Objectivity and plausibility in the study of organizations
Journal of Management Inquiry , Volume 19 - Issue 4 p. 383- 391
Since the 2003 article by Meckler and Baillie in this journal, a fruitful debate has taken place on the nature and attainability of objectivity in the study of organizations. The author argues that though it is impossible to know whether a theoretical claim is epistemically objective or not, it may be accepted as plausible when it is felt to be in some accordance with "the given"- empirical findings, subjective/intersubjective ideas, thoughts and feelings, and the opinions of and cultural categories used by others. Processes of resistance and accommodation occur during research as well as within scientific communities, enhancing the plausibility of certain theoretical claims over others. Accepted theories feed back into the research process as well as its subject matter, thereby affecting subjective/intersubjective judgments of plausibility. Openness, honesty, and responsibility are particularly important in the evaluation of the plausibility of theoretical claims. © The Author(s) 2010.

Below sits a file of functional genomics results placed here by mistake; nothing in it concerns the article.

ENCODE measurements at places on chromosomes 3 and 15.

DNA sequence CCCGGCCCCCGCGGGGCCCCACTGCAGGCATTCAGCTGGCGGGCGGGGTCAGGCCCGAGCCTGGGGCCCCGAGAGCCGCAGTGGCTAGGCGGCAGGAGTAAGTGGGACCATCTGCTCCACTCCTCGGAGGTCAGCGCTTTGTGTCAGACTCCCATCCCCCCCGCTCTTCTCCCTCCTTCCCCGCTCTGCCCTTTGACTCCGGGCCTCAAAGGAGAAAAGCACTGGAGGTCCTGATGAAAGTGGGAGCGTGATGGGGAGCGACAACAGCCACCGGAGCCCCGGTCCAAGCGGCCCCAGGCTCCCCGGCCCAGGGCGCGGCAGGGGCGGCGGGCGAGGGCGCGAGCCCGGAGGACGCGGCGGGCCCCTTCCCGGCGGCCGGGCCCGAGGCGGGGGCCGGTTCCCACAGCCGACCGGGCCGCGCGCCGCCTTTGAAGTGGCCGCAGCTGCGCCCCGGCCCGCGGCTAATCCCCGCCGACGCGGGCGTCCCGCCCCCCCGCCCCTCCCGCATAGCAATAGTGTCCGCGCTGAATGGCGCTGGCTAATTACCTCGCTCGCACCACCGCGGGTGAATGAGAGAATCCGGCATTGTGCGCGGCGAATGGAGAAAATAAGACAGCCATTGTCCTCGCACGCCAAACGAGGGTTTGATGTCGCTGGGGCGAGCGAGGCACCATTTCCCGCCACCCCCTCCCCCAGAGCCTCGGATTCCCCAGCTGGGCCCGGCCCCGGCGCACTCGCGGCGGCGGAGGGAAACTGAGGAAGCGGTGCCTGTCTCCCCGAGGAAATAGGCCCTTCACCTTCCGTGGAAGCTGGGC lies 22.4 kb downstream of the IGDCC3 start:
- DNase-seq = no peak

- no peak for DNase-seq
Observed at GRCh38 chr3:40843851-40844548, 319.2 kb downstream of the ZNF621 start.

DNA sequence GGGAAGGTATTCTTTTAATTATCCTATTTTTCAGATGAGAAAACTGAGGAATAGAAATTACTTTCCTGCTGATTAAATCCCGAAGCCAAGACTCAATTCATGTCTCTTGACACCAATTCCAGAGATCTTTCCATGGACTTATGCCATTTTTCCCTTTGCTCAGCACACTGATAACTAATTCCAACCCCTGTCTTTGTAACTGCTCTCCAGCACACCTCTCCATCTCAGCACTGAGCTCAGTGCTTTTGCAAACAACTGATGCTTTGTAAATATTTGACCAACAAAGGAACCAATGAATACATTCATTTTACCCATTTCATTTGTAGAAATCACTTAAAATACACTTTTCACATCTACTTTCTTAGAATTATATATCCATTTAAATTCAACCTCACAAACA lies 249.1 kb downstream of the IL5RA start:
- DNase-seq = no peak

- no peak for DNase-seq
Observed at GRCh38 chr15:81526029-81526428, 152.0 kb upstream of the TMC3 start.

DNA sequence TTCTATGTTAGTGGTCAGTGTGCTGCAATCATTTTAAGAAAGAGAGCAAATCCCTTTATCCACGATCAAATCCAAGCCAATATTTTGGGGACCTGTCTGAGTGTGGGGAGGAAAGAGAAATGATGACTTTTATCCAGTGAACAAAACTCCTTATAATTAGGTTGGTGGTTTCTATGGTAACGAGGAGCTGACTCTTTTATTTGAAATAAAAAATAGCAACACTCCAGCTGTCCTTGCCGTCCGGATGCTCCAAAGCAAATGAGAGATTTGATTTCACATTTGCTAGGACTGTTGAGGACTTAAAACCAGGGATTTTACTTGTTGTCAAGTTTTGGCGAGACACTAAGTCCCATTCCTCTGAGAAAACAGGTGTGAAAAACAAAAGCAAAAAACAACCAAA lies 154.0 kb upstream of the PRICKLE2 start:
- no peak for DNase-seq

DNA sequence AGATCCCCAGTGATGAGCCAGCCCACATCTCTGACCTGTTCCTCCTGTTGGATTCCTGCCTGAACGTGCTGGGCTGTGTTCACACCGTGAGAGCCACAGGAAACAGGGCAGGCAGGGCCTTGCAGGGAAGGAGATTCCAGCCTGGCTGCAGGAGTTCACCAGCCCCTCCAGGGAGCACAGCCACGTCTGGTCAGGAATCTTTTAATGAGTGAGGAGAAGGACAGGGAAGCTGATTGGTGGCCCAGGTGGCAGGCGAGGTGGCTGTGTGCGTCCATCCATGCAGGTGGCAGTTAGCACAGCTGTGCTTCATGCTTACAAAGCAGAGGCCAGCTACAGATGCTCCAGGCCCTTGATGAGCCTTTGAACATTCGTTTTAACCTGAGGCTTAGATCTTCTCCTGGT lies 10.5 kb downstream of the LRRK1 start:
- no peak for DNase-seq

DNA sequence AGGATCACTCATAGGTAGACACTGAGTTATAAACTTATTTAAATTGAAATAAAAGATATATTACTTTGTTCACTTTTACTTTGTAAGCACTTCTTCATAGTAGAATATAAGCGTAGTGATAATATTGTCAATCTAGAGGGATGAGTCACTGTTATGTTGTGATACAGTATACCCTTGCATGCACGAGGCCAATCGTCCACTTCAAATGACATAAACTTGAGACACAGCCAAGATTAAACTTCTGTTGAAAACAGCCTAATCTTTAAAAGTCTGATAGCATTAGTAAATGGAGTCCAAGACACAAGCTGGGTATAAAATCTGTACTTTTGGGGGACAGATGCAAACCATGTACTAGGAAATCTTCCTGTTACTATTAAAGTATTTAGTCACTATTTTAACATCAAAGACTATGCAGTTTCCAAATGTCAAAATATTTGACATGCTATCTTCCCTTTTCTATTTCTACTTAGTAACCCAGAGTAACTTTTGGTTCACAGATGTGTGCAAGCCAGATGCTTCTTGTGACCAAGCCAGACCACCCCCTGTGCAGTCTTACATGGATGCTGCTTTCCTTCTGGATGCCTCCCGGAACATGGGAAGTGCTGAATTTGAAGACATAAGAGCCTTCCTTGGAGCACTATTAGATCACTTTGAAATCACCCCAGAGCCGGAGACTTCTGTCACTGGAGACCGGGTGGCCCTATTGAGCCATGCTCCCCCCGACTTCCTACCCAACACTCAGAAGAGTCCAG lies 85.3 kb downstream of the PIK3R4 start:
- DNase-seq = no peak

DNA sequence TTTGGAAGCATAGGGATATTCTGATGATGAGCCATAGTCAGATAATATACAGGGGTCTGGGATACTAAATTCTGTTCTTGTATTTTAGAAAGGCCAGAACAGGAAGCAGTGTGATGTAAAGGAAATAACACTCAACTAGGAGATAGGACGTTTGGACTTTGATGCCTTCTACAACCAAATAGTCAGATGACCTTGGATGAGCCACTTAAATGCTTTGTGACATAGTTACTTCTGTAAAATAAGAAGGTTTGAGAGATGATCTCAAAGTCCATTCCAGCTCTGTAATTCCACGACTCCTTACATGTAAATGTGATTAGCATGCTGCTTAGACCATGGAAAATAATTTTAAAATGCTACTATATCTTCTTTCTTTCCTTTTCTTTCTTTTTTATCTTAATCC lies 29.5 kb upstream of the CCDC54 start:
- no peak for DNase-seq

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Bosch, R. (2010). Objectivity and plausibility in the study of organizations. Journal of Management Inquiry, 19(4), 383–391. doi:10.1177/1056492610369936